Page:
Turkey and Greece announced that they will conduct rival naval exercises off the Greek island of Crete on Tuesday amid growing tension over gas and oil claims in the eastern Mediterranean.
Turkey has sent an official warning to other vessels to avoid the area.
Greece announced its exercises after Turkey said it would extend a mission by a seismic research vessel.
Germany is sending its Foreign Minister Heiko Maas to Athens and Ankara on Tuesday to try to reduce tensions.
Maas is due to meet Greek Prime Minister Kyriakos Mitsotakis before meeting in Ankara with his Turkish counterpart.
Turkey and Greece – both members of NATO – are at odds over the discovery of oil and gas fields off Crete and Cyprus in disputed waters.
Greece is part of the European Union, which called for dialogue. But France appears to be rallying behind Greece – it was involved in a recent naval exercise with Greece.
Turkey announced Monday that exploration by its research vessel Oruc Reis in the disputed waters would be extended for four days until August 27. This appears to have prompted Greece, which considers the investigation illegal, to report the naval exercises.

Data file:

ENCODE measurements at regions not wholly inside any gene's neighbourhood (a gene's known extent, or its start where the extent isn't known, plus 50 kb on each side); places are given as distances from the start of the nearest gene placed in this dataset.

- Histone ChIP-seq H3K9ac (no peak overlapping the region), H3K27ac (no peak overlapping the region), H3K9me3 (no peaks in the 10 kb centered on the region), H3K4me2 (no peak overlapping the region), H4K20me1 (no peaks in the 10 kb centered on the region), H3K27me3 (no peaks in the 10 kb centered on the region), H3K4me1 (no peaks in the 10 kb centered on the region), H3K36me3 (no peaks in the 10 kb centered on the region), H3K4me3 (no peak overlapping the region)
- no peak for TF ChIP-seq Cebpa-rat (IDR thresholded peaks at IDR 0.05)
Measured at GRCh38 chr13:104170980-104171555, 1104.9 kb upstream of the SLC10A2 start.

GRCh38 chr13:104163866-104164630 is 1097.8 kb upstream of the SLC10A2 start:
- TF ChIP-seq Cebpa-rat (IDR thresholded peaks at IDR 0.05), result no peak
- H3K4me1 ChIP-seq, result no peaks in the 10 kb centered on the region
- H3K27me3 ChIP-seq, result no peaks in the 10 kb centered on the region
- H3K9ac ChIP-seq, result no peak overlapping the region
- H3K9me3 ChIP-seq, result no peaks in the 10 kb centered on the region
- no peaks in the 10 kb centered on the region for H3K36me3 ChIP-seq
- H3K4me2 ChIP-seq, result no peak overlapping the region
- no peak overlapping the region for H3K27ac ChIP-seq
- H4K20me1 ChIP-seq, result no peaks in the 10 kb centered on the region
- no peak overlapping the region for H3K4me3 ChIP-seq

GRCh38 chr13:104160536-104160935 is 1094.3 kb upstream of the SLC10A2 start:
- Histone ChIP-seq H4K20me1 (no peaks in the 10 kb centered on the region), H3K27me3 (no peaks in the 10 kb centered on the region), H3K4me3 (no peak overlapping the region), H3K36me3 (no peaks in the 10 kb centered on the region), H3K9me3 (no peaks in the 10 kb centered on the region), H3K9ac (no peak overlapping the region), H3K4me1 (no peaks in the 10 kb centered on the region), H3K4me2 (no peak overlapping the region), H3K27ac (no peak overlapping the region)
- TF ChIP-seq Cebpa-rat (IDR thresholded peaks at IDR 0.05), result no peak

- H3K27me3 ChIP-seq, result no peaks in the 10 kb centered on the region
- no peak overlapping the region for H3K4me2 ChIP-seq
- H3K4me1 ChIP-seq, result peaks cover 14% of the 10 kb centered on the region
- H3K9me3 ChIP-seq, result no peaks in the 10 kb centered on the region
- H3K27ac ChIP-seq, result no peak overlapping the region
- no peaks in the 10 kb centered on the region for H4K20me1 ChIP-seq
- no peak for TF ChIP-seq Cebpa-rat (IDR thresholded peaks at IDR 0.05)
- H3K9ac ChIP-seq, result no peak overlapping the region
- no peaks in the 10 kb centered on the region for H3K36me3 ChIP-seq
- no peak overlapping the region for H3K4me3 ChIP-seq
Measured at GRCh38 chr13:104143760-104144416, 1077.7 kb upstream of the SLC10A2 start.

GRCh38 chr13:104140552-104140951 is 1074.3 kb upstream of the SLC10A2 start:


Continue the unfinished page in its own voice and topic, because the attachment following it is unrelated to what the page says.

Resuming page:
“Greece is responding calmly and eagerly at both diplomatic and operational levels. And with national confidence, it does whatever is necessary to defend its sovereign rights, ”said Greek government spokesman Stelios Petsas.
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Turkey responded in an equally robust manner.
“Turkey will not take the slightest step back from the activities of Oruc Reis or our naval elements which escort him,” said President Recip Tayyip Erdogan.
Greece has “thrown itself into chaos from which it cannot find a way out,” he declared.
Athens reacted angrily last month when Ankara issued a similar advisory, known as Navtex, warning of the presence of its research vessel.
Greece signed a maritime border agreement with Egypt this month to declare exclusive economic zones, but the agreement overlaps with the one signed by Turkey and the UN-recognized Libyan government in Tripoli.
To further complicate matters, Greek officials said on Friday that the United Arab Emirates (UAE) would send F-16 fighter jets to Crete for joint training this week.
Relations between Turkey and Greece have deteriorated several times over the past decades in a frightening dispute over the Aegean islands. On three occasions, tensions escalated near the point of conflict.
Separately, Turkey announced last week that a drillship had discovered a large reserve of natural gas in the Black Sea, its biggest Turkish discovery to date.